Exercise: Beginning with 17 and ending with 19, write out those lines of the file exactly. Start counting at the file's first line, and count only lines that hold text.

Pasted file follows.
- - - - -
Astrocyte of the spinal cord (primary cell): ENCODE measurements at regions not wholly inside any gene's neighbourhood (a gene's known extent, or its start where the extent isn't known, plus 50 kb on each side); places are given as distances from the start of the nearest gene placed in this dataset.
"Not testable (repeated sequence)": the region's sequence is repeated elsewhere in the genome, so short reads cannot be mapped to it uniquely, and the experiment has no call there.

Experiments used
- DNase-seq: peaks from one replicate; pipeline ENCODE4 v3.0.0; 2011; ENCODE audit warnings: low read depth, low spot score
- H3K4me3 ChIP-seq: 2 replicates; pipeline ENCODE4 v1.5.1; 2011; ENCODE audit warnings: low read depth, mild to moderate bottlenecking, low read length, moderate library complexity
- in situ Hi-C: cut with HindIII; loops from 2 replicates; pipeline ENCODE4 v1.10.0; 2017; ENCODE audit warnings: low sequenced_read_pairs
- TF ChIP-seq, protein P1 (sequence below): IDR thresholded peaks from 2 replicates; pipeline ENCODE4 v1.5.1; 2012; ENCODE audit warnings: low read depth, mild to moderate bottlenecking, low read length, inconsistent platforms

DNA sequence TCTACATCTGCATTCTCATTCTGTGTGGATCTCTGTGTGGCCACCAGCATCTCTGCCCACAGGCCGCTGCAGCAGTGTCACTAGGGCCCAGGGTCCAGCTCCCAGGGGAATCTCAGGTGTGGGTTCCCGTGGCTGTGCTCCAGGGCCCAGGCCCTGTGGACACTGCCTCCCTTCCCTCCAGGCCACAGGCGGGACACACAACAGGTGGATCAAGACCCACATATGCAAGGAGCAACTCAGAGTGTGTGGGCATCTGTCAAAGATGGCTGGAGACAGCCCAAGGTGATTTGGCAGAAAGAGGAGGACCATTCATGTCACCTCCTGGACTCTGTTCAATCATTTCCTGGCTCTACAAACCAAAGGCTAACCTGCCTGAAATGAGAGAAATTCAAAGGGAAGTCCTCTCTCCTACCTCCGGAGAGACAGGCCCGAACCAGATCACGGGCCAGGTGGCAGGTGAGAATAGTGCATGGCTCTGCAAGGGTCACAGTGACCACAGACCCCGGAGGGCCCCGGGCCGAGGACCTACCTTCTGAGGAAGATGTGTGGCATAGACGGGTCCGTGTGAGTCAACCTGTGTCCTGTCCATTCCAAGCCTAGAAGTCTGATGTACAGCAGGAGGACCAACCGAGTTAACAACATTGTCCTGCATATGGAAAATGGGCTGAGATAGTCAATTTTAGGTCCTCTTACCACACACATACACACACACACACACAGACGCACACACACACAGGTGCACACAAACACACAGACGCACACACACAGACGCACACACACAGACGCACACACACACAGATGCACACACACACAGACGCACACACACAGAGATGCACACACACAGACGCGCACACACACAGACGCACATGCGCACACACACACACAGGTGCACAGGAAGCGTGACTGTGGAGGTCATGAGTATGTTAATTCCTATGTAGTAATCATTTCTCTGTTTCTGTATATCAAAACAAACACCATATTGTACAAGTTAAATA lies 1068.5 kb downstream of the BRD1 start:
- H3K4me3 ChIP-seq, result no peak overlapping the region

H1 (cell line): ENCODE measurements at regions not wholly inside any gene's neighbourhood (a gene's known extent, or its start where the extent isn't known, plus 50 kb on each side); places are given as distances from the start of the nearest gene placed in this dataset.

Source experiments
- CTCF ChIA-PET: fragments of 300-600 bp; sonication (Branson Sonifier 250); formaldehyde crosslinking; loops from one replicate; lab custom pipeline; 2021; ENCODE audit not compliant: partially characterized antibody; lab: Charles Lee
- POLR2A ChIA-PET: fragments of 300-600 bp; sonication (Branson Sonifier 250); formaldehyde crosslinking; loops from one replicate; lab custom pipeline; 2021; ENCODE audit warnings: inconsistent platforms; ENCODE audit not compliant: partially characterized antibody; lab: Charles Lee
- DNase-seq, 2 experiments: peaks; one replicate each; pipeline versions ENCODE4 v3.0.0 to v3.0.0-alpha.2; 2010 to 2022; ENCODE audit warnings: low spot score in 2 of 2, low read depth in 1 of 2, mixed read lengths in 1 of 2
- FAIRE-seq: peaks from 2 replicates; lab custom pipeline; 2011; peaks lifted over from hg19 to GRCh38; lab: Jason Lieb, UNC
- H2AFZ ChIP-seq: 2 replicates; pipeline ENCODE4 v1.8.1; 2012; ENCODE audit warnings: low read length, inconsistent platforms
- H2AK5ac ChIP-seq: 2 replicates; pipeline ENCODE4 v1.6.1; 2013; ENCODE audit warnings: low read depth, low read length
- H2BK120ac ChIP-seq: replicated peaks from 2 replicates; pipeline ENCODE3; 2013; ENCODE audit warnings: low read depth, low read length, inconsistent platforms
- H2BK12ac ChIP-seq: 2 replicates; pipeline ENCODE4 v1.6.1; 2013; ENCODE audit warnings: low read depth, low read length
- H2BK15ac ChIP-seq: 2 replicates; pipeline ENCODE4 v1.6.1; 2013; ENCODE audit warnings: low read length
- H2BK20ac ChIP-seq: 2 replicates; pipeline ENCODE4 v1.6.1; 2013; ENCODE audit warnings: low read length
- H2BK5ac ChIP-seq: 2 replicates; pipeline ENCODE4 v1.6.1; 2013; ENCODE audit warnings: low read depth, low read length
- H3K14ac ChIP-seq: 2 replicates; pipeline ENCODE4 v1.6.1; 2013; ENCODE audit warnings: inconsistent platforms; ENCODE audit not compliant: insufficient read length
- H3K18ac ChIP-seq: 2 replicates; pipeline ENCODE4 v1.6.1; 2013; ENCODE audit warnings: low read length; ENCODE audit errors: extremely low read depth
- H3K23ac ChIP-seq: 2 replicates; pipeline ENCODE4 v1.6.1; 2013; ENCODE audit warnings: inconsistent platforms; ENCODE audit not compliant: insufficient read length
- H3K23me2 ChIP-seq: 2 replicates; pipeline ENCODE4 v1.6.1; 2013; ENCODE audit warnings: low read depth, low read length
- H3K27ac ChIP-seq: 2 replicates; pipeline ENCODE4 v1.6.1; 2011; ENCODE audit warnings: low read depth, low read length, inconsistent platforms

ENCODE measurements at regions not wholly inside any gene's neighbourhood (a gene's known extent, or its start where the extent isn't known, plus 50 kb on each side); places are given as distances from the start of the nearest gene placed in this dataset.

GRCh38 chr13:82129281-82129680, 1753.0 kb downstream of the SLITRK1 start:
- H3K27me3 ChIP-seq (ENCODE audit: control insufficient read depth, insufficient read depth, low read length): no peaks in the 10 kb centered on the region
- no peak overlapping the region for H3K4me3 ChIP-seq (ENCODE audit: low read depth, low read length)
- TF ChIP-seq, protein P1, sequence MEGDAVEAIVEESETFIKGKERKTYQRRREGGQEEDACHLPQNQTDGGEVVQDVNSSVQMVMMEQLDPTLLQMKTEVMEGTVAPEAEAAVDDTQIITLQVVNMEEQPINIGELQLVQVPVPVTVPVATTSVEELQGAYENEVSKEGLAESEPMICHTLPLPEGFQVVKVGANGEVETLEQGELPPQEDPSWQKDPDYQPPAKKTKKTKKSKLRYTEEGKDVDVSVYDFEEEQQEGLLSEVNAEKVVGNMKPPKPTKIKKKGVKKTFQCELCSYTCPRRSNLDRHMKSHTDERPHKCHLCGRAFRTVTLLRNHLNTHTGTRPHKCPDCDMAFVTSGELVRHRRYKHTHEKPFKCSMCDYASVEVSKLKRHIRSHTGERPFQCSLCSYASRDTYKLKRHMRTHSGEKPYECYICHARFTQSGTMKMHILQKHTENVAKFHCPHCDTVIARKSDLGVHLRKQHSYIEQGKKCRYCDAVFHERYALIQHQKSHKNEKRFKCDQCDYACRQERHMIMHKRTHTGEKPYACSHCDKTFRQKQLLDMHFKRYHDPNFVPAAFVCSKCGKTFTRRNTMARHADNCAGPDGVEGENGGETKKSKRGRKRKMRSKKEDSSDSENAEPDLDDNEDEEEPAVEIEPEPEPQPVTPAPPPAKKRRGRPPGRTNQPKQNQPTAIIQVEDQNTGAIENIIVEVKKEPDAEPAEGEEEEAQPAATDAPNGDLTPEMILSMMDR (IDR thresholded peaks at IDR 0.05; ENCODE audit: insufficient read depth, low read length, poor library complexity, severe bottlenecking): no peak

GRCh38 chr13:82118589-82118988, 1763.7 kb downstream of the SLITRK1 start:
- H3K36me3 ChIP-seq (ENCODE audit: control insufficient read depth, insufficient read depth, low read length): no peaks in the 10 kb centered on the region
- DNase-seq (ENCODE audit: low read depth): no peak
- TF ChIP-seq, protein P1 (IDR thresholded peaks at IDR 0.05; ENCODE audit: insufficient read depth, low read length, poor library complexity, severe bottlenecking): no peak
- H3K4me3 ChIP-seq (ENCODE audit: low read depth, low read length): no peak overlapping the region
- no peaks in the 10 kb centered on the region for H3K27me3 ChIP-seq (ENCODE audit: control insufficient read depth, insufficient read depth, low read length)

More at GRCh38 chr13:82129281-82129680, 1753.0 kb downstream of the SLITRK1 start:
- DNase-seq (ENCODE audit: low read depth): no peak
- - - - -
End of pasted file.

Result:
- H2AK5ac ChIP-seq: 2 replicates; pipeline ENCODE4 v1.6.1; 2013; ENCODE audit warnings: low read depth, low read length
- H2BK120ac ChIP-seq: replicated peaks from 2 replicates; pipeline ENCODE3; 2013; ENCODE audit warnings: low read depth, low read length, inconsistent platforms
- H2BK12ac ChIP-seq: 2 replicates; pipeline ENCODE4 v1.6.1; 2013; ENCODE audit warnings: low read depth, low read length